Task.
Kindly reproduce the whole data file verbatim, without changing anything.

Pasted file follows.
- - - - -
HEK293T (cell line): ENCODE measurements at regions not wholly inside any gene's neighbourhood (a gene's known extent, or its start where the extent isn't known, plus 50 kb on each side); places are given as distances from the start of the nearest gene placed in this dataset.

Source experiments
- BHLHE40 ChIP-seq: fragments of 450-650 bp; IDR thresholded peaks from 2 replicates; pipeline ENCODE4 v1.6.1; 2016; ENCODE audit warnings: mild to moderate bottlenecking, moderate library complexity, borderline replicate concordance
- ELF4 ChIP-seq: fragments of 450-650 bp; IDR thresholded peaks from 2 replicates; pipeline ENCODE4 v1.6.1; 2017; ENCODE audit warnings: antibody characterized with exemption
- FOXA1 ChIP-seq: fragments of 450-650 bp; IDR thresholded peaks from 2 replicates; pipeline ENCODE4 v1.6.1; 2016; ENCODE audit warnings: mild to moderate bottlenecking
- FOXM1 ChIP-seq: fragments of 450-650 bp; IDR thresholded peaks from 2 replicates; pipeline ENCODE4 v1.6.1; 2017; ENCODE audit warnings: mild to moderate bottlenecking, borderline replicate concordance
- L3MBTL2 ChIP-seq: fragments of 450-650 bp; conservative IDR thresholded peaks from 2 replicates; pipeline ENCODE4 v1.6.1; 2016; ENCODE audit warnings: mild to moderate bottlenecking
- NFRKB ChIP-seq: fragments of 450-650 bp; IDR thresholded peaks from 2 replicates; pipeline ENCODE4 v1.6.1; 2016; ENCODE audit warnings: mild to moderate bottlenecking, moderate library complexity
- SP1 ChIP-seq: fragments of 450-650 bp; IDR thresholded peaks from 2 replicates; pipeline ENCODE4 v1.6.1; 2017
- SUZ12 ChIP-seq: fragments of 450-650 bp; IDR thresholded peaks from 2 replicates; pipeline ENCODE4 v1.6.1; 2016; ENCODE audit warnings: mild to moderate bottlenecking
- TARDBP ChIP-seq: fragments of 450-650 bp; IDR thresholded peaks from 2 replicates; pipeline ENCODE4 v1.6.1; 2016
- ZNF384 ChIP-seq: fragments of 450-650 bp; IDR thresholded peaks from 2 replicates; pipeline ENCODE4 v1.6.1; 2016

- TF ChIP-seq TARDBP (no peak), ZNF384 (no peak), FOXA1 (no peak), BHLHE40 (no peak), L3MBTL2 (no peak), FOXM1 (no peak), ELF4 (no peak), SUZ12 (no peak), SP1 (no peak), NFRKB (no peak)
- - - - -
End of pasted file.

HEK293T (cell line): ENCODE measurements at regions not wholly inside any gene's neighbourhood (a gene's known extent, or its start where the extent isn't known, plus 50 kb on each side); places are given as distances from the start of the nearest gene placed in this dataset.

Source experiments
- BHLHE40 ChIP-seq: fragments of 450-650 bp; IDR thresholded peaks from 2 replicates; pipeline ENCODE4 v1.6.1; 2016; ENCODE audit warnings: mild to moderate bottlenecking, moderate library complexity, borderline replicate concordance
- ELF4 ChIP-seq: fragments of 450-650 bp; IDR thresholded peaks from 2 replicates; pipeline ENCODE4 v1.6.1; 2017; ENCODE audit warnings: antibody characterized with exemption
- FOXA1 ChIP-seq: fragments of 450-650 bp; IDR thresholded peaks from 2 replicates; pipeline ENCODE4 v1.6.1; 2016; ENCODE audit warnings: mild to moderate bottlenecking
- FOXM1 ChIP-seq: fragments of 450-650 bp; IDR thresholded peaks from 2 replicates; pipeline ENCODE4 v1.6.1; 2017; ENCODE audit warnings: mild to moderate bottlenecking, borderline replicate concordance
- L3MBTL2 ChIP-seq: fragments of 450-650 bp; conservative IDR thresholded peaks from 2 replicates; pipeline ENCODE4 v1.6.1; 2016; ENCODE audit warnings: mild to moderate bottlenecking
- NFRKB ChIP-seq: fragments of 450-650 bp; IDR thresholded peaks from 2 replicates; pipeline ENCODE4 v1.6.1; 2016; ENCODE audit warnings: mild to moderate bottlenecking, moderate library complexity
- SP1 ChIP-seq: fragments of 450-650 bp; IDR thresholded peaks from 2 replicates; pipeline ENCODE4 v1.6.1; 2017
- SUZ12 ChIP-seq: fragments of 450-650 bp; IDR thresholded peaks from 2 replicates; pipeline ENCODE4 v1.6.1; 2016; ENCODE audit warnings: mild to moderate bottlenecking
- TARDBP ChIP-seq: fragments of 450-650 bp; IDR thresholded peaks from 2 replicates; pipeline ENCODE4 v1.6.1; 2016
- ZNF384 ChIP-seq: fragments of 450-650 bp; IDR thresholded peaks from 2 replicates; pipeline ENCODE4 v1.6.1; 2016

- TF ChIP-seq TARDBP (no peak), ZNF384 (no peak), FOXA1 (no peak), BHLHE40 (no peak), L3MBTL2 (no peak), FOXM1 (no peak), ELF4 (no peak), SUZ12 (no peak), SP1 (no peak), NFRKB (no peak)